It used to be said that when spring arrives, a young man’s fancy
turns to love. A modern version might be that a young man and a young
woman’s fancy turns to March Madness and basketball tournaments. Boys
and girls high school basketball teams are now well into their state
tournaments, set up exactly alike and very well attended. But it wasn’t
always like this.
In the 1920s, the relatively new game of
basketball was beginning to appear in high schools as an interscholastic
sport. Delphos High School had their first girls basketball team,
playing 5 games, all preceding the boys games. Girls basketball games
were very popular and very competitive. 70 of the 88 counties of Ohio
had girls basketball tournaments culminating in a state tournament.
health authorities and educators felt that there was undue physical and
emotional strain put on the girls when they played interscholastically
and it “ just wasn’t lady-like.” In the spring of 1930, a bulletin from
the Ohio Department of Education was sent to 1,400 Ohio high schools
condemning interscholastic sports for girls and by the end of that year,
the Ohio High School Athletic Association voted to eliminate the state
Please note: In the 1920s, gyms were much smaller than they are today. Add to that the
fact that girls rules were different from boys. They had six on a team;
three forwards (shooters) on one half of the court and three guards (to
guard the others teams shooters) on the other half. No one could cross
the center line. When the forwards on one team made a basket, the ball
was given to one of the forwards of the other team in the center circle
and she would pass it to a teammate. There was only one dribble allowed
and there was no such thing as a jump ball. You could not take the ball
away from the girl you were guarding. If you touched her or the ball, it
was a foul.
Different schools reacted in different ways. Many
schools, like Delphos, went to an intramural program, usually played at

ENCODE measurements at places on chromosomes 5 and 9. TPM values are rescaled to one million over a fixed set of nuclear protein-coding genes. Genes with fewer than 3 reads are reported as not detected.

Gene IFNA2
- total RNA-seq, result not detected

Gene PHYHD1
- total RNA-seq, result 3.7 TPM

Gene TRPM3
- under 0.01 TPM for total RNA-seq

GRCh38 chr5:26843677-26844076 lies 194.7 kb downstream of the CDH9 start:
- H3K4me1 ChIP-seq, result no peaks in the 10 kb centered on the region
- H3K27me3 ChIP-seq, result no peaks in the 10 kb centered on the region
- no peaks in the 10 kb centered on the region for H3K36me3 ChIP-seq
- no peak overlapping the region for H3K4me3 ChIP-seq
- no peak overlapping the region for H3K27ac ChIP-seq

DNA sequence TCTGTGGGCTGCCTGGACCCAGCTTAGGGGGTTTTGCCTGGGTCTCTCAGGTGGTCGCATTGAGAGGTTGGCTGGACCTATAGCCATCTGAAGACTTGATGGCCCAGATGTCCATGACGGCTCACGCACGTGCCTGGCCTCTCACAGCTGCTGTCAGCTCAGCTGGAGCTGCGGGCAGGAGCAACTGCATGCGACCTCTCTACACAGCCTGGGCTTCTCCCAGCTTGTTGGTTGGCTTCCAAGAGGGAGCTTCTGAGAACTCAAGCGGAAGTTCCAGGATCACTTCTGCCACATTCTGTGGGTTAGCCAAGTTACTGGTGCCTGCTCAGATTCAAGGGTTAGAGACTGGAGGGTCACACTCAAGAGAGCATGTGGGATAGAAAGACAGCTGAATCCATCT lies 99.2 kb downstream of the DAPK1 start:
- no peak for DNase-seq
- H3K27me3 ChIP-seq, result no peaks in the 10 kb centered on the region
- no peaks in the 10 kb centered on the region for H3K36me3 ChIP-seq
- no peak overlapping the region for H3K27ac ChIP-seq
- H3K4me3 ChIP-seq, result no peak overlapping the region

noon between classes, but some schools continued playing even though
there was no state tournament. Allen and Putnam counties held county
tournaments until 1940, when this too was eliminated by the OHSAA after a
vote by all the member schools.
Beginning in the late 1950s, a
few schools, through their Girls Athletic Associations, began playing a
few “friendly” after–school games with other schools. Spectators were
not allowed. Slowly the rules began to loosen. Jump balls were called.
Girls could take two dribbles instead of one. And then three! The
biggest change came in the late 1960s when unlimited dribbling was
allowed and two of the players were designated “rovers” and could play
both halves of the court. It was a whole different game!
the landmark federal civil right law that prohibited sex discrimination
in education was enacted. Title IX, as it was called, was not just about
sports but it had a very big impact for girls sports, especially
basketball. If a school had a boys team, they had to have a girls team
as well. In Delphos, both high schools quickly formed varsity and junior
varsity basketball teams made up of five players and playing by “boys”
rules during the 1974-75 season.
Delphos girls have been
well-represented at the state level. The first state tournament was in
1976, 45 years after it had been eliminated. The following year, St.
John’s won the Class A tournament. All in all they have made appearances
at the state tournament 10 times, winning it five of those times.
Jefferson played in the state tournament in 2011.
What would the 1920’s health officials and educators think if they saw a girls game today?